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By Larry Kane. Running Press. 416 pages. $24.95
Thursday, September 5, 2013
“When They Were Boys” promises in subtitle to be “the true story of the Beatles’ rise to the top.” After all, author Larry Kane traveled with the boys in the American tours of 1964 and 1965.
As the only American journalist to make every stop with the group during those years, Kane has a unique voice.
The book offers plenty of interesting anecdotes and eyewitness accounts to make it a valuable source for those who have studied all things Beatles.
However, if you haven’t read other accounts of the early years of the iconic band, I wouldn’t start with Kane’s book.
The first 50 pages of “When They Were Boys” are difficult to follow and structurally unsound. Kane repeatedly draws conclusions without evidence.
He is particularly muddled when it comes to discussions of John Lennon. He spends an entire chapter trying to prove that Lennon was a nice guy only to end the chapter with the admonition that Lennon would “throw you under a bus” if you got in his way.
Throughout the book, Kane ignores some of his own data and misinterprets much of the rest.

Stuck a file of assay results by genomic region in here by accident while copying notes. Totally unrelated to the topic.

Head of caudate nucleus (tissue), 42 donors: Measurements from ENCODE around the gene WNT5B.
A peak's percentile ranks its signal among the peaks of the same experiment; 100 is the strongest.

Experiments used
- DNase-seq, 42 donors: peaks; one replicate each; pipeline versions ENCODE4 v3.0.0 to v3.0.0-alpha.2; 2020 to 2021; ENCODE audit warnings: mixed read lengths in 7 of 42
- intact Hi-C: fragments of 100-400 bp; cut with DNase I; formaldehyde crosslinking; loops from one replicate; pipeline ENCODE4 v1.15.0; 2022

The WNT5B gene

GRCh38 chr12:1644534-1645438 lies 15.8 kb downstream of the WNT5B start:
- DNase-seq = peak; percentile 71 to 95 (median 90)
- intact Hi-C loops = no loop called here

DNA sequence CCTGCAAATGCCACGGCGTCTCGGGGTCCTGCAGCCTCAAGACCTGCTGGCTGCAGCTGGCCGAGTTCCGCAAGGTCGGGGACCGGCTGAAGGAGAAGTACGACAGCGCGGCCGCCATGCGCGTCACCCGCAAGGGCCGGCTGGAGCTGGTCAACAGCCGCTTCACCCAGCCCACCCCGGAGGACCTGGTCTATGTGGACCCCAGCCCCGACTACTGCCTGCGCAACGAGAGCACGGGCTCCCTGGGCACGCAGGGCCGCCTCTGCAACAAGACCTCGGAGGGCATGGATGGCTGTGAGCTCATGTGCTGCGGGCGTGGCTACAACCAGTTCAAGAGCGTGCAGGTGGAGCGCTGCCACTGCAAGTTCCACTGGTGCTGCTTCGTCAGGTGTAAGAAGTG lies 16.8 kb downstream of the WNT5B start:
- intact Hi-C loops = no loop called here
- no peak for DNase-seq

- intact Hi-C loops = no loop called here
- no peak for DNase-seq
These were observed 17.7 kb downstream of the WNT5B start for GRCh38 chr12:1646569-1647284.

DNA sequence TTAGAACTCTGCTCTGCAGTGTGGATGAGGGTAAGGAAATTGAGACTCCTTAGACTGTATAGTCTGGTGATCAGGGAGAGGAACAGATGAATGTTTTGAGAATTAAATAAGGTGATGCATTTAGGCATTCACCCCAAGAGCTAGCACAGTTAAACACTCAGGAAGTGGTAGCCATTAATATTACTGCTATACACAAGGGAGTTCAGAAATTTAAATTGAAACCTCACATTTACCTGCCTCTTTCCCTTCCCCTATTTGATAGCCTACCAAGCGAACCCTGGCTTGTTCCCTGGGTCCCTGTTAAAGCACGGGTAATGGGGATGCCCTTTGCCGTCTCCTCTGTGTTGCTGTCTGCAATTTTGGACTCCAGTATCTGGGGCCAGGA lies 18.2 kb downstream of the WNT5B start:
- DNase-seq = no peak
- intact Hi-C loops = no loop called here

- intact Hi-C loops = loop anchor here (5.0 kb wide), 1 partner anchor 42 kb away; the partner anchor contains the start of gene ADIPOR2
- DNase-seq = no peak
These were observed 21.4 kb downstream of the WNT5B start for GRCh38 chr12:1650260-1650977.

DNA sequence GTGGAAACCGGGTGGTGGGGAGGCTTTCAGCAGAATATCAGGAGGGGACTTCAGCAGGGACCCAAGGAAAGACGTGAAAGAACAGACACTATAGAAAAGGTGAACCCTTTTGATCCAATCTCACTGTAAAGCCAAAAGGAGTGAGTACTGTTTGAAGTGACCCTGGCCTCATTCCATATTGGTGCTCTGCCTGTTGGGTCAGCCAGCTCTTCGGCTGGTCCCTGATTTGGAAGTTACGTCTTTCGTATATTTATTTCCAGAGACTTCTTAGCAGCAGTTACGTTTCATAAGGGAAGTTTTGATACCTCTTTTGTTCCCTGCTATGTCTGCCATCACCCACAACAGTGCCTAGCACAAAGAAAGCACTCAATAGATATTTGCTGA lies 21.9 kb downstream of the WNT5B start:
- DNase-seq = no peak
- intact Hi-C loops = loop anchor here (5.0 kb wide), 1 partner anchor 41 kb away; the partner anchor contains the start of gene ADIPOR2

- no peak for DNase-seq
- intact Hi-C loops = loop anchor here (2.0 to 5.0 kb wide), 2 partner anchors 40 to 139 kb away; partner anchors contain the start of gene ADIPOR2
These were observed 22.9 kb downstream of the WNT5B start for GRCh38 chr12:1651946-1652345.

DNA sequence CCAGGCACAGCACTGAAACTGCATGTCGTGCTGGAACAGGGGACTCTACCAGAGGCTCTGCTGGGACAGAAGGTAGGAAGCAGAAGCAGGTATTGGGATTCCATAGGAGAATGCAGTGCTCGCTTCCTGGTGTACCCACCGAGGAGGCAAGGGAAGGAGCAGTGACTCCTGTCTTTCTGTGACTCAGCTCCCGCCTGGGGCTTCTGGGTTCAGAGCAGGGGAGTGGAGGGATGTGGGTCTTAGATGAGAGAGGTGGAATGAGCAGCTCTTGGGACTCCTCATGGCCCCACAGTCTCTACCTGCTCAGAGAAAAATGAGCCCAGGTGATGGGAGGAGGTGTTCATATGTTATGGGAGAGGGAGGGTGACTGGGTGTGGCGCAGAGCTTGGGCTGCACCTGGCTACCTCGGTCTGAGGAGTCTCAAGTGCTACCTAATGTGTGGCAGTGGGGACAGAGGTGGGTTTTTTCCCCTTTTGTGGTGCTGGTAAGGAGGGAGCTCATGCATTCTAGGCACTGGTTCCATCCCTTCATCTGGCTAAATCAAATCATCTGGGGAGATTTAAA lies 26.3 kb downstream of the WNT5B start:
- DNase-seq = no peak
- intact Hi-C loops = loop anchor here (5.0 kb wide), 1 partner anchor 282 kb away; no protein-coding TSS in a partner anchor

I spent the entire reading using the Internet to consult other experts in an attempt to corroborate his accounts. I could agree with Kane’s conclusions often enough to keep reading, but I would have preferred having a writer I could trust.
Kane insinuates himself into the narrative to the point of distraction, and in almost every chapter he introduces a story only to tell the reader he will finish it later. I have no idea if he ever tells all those stories. I lost track.
I must say though, between the book and the Internet, I did get to know the younger Beatles in a new and intriguing light.
Kane competently handles the impact of the “bulge generation,” the importance of original bassist Stuart Sutcliffe, and the diligent efforts of Mona Best (Pete’s mother) to make the band successful.
If you have already read other books about the Beatles, go ahead and read this one. If you haven’t, don’t start here.
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